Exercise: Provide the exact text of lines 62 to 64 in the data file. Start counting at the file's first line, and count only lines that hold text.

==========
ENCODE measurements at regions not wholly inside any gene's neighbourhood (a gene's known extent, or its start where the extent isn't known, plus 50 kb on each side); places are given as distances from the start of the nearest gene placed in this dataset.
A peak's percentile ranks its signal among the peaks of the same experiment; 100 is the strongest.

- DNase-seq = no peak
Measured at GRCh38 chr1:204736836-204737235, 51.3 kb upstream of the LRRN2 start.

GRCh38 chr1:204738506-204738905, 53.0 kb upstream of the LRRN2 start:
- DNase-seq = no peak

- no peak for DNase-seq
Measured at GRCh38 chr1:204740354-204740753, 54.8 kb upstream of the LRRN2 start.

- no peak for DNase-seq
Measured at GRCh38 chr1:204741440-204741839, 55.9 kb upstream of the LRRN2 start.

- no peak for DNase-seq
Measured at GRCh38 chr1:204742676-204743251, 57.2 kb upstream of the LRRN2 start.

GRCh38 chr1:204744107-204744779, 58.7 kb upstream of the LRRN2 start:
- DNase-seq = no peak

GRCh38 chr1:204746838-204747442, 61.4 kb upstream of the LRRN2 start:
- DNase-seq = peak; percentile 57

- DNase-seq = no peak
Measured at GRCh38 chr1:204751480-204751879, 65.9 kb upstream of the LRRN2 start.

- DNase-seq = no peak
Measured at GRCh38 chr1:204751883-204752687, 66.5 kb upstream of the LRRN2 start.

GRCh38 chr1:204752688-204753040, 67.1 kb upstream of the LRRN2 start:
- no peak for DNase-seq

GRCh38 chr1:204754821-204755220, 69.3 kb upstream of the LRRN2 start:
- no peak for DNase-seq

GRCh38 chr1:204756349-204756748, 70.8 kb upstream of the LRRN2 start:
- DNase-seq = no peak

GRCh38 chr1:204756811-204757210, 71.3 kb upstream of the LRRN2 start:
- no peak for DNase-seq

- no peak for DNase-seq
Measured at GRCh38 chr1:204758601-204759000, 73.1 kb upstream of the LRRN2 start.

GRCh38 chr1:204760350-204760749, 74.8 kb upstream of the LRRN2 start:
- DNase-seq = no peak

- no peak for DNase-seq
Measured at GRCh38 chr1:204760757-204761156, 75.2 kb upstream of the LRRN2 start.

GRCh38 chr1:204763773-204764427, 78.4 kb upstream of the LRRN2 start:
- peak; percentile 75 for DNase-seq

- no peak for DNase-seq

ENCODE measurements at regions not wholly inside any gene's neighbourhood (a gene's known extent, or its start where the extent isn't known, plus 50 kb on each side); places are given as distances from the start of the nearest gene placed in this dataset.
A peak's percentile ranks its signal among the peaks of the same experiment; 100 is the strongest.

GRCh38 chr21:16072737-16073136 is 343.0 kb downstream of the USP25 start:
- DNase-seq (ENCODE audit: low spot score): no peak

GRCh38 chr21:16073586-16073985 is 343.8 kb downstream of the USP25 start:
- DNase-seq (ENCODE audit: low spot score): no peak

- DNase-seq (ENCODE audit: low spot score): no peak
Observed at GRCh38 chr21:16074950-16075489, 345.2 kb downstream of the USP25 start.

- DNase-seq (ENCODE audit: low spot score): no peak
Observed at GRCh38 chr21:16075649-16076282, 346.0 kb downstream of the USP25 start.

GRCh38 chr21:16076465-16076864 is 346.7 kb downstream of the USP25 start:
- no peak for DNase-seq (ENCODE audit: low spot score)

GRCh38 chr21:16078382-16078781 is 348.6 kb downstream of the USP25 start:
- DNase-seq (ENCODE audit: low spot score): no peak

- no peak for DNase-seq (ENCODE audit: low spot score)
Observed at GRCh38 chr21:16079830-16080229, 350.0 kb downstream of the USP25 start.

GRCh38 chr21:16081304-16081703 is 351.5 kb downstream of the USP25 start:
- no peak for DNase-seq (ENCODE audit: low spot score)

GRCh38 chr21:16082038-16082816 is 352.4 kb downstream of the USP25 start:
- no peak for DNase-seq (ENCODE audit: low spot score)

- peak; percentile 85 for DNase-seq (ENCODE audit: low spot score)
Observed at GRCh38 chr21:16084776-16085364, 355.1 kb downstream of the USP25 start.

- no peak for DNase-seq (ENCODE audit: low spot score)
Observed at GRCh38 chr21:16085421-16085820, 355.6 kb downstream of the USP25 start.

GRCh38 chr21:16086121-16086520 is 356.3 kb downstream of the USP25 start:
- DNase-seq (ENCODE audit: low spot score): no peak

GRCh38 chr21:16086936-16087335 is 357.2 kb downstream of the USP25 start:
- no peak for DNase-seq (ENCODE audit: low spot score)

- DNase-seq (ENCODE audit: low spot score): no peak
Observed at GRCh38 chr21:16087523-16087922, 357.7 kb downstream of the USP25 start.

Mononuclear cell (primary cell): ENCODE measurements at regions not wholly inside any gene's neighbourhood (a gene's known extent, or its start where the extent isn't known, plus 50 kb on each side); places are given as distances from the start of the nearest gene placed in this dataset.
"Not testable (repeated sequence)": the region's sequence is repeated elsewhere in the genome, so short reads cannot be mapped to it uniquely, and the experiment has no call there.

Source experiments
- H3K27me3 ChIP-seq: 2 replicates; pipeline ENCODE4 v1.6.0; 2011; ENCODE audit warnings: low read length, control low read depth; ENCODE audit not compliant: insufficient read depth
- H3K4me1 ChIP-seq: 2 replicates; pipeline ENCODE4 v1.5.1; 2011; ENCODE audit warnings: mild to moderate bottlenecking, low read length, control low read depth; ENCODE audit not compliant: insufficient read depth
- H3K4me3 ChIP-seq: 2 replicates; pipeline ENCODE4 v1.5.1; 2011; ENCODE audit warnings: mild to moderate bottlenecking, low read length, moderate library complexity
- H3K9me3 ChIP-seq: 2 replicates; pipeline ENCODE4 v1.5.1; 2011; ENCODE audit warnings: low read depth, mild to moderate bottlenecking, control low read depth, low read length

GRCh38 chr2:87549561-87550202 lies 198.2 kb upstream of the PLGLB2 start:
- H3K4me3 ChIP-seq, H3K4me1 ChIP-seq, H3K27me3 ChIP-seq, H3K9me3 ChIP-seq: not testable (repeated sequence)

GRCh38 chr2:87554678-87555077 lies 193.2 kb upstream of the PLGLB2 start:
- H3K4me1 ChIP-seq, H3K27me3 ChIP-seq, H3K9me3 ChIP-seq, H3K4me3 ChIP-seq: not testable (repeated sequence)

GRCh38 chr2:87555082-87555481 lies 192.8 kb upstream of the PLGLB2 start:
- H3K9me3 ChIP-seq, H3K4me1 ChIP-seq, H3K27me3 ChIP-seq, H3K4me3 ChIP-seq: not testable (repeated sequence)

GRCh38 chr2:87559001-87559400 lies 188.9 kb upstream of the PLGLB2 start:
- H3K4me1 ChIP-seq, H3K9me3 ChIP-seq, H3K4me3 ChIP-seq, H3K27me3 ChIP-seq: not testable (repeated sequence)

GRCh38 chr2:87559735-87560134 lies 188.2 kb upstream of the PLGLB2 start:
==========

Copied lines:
GRCh38 chr21:16086121-16086520 is 356.3 kb downstream of the USP25 start:
- DNase-seq (ENCODE audit: low spot score): no peak

GRCh38 chr21:16086936-16087335 is 357.2 kb downstream of the USP25 start: